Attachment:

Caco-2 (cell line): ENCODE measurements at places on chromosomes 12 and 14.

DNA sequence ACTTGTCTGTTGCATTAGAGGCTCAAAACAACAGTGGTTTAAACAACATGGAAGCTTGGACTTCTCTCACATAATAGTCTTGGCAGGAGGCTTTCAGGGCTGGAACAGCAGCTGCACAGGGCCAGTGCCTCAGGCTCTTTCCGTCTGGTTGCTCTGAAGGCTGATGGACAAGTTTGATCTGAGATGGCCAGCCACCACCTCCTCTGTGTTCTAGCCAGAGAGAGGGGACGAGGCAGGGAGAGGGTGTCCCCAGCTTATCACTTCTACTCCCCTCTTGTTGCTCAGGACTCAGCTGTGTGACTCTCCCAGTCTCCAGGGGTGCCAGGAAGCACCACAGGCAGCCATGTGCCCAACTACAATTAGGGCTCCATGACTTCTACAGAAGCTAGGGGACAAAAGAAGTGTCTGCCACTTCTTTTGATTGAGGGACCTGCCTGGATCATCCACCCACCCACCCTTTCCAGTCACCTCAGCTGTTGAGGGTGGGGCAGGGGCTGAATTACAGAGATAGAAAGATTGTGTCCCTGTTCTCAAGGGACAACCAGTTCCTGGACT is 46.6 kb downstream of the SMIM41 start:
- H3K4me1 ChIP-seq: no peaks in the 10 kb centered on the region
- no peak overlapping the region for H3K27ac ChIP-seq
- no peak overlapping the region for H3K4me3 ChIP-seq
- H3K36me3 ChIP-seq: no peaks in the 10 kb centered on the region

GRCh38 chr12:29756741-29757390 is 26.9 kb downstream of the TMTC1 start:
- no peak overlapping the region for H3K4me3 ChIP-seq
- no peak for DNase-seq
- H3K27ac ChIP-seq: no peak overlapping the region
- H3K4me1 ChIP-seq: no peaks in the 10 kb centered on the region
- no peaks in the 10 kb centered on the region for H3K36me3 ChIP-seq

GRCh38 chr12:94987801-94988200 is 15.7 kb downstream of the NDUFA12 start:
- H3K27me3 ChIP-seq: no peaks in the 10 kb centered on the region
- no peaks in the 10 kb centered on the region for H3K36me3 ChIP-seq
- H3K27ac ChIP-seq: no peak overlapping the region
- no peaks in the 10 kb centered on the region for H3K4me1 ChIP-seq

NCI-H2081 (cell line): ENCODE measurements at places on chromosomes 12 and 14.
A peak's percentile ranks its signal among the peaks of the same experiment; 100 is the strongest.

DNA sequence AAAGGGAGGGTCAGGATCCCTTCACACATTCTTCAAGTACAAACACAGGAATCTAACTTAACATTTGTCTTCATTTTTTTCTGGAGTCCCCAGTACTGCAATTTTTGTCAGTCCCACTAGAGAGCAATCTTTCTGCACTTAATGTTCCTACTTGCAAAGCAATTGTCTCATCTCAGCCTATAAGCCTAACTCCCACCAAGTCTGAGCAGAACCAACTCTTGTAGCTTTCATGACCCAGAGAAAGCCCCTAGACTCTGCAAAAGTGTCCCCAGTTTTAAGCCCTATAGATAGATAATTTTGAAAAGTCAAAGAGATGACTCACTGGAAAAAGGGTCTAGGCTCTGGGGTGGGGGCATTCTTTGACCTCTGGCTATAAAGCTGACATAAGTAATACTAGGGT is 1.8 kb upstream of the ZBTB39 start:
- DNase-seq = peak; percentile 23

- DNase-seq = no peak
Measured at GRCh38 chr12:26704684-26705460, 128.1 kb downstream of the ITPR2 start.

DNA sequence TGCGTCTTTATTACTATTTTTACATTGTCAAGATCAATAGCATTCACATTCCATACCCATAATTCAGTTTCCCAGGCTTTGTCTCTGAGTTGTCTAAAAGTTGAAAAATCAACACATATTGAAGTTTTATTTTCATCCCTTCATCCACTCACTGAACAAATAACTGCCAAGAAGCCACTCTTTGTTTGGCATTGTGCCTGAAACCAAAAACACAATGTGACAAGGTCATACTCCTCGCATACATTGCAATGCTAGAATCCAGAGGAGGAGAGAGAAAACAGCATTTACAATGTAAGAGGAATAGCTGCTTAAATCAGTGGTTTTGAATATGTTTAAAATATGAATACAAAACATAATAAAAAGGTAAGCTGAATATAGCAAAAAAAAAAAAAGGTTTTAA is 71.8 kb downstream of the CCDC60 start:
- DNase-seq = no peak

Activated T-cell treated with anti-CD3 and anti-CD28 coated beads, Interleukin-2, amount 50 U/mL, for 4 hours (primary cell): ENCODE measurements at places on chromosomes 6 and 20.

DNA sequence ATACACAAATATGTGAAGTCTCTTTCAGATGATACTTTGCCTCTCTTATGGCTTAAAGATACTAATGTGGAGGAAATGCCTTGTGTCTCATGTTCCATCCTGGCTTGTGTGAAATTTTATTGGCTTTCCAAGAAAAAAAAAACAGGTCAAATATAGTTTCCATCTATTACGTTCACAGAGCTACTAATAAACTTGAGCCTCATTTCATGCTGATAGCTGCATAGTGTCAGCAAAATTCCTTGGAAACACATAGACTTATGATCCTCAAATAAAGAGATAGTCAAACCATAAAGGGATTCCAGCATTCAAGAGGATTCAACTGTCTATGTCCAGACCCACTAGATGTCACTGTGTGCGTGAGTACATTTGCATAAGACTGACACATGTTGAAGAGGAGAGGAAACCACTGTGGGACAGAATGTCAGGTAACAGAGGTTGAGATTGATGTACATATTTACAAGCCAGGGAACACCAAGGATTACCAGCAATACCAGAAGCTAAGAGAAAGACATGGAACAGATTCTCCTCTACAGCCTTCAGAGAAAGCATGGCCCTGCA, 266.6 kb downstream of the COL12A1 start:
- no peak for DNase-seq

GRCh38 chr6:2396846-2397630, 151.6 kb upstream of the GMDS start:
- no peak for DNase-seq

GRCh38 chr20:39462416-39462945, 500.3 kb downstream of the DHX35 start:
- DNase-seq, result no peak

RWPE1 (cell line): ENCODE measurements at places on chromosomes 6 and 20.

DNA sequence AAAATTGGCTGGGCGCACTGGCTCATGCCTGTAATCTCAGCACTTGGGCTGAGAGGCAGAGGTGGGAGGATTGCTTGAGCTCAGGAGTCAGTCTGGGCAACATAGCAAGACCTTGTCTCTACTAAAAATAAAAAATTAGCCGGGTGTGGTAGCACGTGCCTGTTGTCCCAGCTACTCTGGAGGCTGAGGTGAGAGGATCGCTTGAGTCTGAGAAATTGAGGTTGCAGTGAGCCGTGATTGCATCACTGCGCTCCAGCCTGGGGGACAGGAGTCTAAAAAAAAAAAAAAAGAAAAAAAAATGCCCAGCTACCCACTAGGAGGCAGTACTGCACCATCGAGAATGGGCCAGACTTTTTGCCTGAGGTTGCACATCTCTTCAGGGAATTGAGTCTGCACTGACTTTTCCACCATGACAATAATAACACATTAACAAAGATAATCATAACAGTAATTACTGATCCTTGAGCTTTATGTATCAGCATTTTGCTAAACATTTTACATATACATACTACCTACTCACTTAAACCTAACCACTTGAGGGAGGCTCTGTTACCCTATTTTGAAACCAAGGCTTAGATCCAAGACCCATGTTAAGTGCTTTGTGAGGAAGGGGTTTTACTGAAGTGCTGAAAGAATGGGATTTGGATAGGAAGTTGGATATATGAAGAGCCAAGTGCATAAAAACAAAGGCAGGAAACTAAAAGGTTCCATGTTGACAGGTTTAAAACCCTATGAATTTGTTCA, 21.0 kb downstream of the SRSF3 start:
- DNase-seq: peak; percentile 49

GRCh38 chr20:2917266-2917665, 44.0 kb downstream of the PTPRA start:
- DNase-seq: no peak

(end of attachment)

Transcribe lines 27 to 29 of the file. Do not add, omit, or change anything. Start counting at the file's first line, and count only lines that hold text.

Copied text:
DNA sequence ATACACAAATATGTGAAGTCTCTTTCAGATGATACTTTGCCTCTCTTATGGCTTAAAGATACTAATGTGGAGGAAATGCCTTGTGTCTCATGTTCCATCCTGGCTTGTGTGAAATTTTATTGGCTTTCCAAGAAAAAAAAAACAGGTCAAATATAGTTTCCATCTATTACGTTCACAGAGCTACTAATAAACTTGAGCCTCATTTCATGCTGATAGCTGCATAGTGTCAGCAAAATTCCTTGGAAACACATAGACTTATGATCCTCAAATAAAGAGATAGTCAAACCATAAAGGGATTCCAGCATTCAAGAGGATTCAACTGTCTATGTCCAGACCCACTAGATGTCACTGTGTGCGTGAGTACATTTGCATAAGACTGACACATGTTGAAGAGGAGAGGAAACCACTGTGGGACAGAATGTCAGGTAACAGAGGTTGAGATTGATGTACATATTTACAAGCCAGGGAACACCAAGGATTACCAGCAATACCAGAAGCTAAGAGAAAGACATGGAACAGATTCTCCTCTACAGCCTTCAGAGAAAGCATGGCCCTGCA, 266.6 kb downstream of the COL12A1 start:
- no peak for DNase-seq

GRCh38 chr6:2396846-2397630, 151.6 kb upstream of the GMDS start: